One of the marks of privilege is the ability to put on the mask of the Other and remove—or maintain—it at will. Though Rachel Dolezal is a current and much-discussed example, one need only look at the proliferation of dream catchers on rearview mirrors or the resurgence of the bindi fad for proof that Dolezal is not the first, nor the only, offender. In such cases, ethnicity is co-opted as metaphor, an expression of the free-spirited White self.
The use of the “gypsy” metaphor to describe a gadjo, or non-Rom person, inflects him or her with intrigue, as if the Roma identity were as easily assumed as a peasant blouse. In common parlance, the nickname “gypsy” is applied to such various characters as the world traveler, the peripatetic, the visionary, the Tarot reader, or the laid-back anti-corporate type; used less affectionately, it characterizes those who can’t hold a job, fail to pay bills, couch-surf with friends of friends of friends, or are sexually promiscuous. Roma women in particular have been viewed through a sexy haze, as distorting as it is reductive. Glenda Bailey-Mershon skewers this stereotype of the “hot,” sexually available Romani woman in the essay, “Losing Esmeralda.” Women are as desirous of possessing her allure as men are of possessing her: fragrance, clothing—from casual to costume—and countless pins of “gypsy” makeup commodify her image for gadjo women seeking to polish their boho-chic credentials. Nordstrom even offers a child-sized version of the stereotype. Naturally, White children playing dress-up are not subject to the insults deployed against real Roma children, such as the rock-throwing in Jessica Reidy’s narrative or the spitting in that by Sarah Barbieux.
When cultural symbols are appropriated as personal style, context and history are ousted in favor of ahistorical, consumer-driven kitsch. The skirts created and photographed by Hedina Tahirović-Sijerčić and Lynn Hutchinson Lee are perfect examples: what a casual viewer may see as mere garments in fact represent the tense balance between Roma women’s power and the persecution of the Roma people. Some might argue that this popular fascination—indeed, that any publicity, even that which is mistaken and misguided—is a compliment. After all, what’s wrong with taking an interest? The problem is that this kind of cultural co-optation patronizes and diminishes the Other—and constitutes a form of cultural imperialism.
The fetishization of otherness echoes the aesthetic of the “noble savage” whose “primitive” wisdom and lifestyle serve as an antidote to the rat race that is the “White Man’s Burden.” Micaela di Leonardo points out, in Exotics at Home, that “joined to the hip of every noble savage is its nasty savage twin, proof of Western modernity’s superiority and legitimation of Western white domination” (3). Di Leonardo’s summation rings true to the lived experience of romanticization and revulsion: as Qristina Žavačková Cummings notes, “People longed for our “simple, country, nomadic” lifestyle, yet when we were forced to settle in towns and cities, we were feared and reviled.” Indeed, the traits of wanderlust or nonconformity, when perceived in actual Roma, have been used as grounds to support genocide, vigilante murders of local Rom populations, and imposed relocation and settlement campaigns. Arturo Desimone captures the fatal violence suffered by a Parisian Rom whose life was viewed as “expendable” and who was deemed unworthy of municipal burial. Sydnee Wagner describes a “lexicon of thieves” created as an alternative to the dominant languages in the countries hosting the ever-widening Rom diaspora. Language, as well as land, has been the site of countless attempts at exclusion, from the first misinterpretation of Roma origins as “Egyptian,” a term that eventually trickled down to the verb “to gyp,” or swindle a person out of money or valuables.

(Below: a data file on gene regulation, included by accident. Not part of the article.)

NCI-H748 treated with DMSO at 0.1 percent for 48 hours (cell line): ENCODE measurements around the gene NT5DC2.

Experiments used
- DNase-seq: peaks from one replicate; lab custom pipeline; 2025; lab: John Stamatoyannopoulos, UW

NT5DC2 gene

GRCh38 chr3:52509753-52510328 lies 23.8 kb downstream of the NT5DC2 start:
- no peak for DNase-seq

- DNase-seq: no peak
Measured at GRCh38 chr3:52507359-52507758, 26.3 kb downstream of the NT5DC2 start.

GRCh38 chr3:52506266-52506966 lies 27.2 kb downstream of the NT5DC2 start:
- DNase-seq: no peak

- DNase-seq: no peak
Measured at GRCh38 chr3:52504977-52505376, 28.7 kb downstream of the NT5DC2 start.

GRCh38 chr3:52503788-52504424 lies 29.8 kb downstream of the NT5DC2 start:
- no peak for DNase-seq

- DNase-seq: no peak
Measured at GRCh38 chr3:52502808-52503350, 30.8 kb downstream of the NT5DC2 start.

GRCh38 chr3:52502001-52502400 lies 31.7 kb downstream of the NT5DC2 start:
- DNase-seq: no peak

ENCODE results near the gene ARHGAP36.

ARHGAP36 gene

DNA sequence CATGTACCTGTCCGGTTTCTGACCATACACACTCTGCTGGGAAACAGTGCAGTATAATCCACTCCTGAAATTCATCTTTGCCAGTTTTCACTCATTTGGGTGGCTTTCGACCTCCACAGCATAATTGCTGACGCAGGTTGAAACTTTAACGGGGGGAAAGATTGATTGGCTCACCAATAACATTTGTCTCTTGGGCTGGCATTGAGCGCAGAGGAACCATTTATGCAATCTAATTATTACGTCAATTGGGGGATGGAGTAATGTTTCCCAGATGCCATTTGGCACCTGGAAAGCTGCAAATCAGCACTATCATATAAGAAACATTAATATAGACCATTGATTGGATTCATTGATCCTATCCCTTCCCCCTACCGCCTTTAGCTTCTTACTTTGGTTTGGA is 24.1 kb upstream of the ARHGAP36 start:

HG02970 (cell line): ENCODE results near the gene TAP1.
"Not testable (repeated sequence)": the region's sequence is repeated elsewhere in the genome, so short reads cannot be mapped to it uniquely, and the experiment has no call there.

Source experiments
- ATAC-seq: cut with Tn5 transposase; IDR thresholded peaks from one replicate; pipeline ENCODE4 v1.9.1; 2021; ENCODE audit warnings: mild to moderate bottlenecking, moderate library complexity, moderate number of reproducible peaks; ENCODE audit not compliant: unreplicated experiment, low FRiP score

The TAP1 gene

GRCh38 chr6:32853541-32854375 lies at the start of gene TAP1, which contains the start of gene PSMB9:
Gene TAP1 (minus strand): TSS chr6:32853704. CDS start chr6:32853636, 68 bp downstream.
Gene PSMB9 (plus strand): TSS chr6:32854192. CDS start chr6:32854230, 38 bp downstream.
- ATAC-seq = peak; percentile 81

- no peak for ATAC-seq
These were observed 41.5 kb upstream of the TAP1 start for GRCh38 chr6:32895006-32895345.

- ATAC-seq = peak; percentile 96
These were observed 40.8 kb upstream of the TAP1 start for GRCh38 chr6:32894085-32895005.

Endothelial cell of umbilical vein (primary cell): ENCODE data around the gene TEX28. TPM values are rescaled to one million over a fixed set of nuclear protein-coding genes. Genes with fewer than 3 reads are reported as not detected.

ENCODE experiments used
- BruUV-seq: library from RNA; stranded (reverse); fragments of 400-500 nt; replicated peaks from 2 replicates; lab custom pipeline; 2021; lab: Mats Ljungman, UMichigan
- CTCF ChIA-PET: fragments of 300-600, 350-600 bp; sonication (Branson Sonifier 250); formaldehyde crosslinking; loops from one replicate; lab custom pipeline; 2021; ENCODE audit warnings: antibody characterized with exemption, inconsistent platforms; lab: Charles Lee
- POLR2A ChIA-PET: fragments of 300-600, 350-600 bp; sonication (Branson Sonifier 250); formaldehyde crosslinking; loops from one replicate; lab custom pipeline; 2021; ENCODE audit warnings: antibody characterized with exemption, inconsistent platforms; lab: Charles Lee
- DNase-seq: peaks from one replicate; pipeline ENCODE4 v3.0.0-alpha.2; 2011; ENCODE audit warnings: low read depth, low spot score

At the heart of all appropriation is a fundamental arrogance: an implicit or explicit claim that one knows what and whom the other is. Like Rachel Dolezal, the dominant party has the luxury of embracing or rejecting portions of ethnicity, of wearing it like a costume—daily, or on special occasions. Even if one never takes it off in public, it is nevertheless a skin, cut from another being who has been sacrificed in the wearing. Conversely, showing interest in the Other is an act of humility, a statement of not-knowing and a willingness to be taught. It is not adopting, co-opting, or posturing. It involves approaching the Other with the assumption of content rather than deficit, as exemplified by the poems written by Chandra Liviani’s Roma students, their stories of being stopped by the police, of fear—but also of joy—in poignant translation by Olivia Sears. It means that interactions between groups will not always be the feelgood stuff of Disney movies, as in Emerson Whitney‘s narrative about choosing community, only to find no vocabulary and no place for the self within it.
I have always believed that honoring a person’s space and fundamental difference from oneself is the greatest act of respect: to say, as Allison Williams does, “They are not mine to write about,” thereby exposing the position of white privilege that underlies her narratives of Otherness. Chad Evans Wyatt enacts this respect in the romarising project by working in black and white, thereby stripping the color and kitsch projected onto the Rom in popular imagination. My goal in curating this folio has been to open a conversation that addresses the interest in Roma culture by asking authors and artists to share their experiences as, or with, Roma individuals. The featured pieces were selected for the ways their authors described their experiences, variously, of not knowing, of learning, of being. These are not pelts tossed over shoulders; they are living subjects.
T.M. De Vos
di Leonardo, Micaela. Exotics at Home: Anthropologies, Others, American Modernity. Chicago, Ill.: U of Chicago, 1998. Print.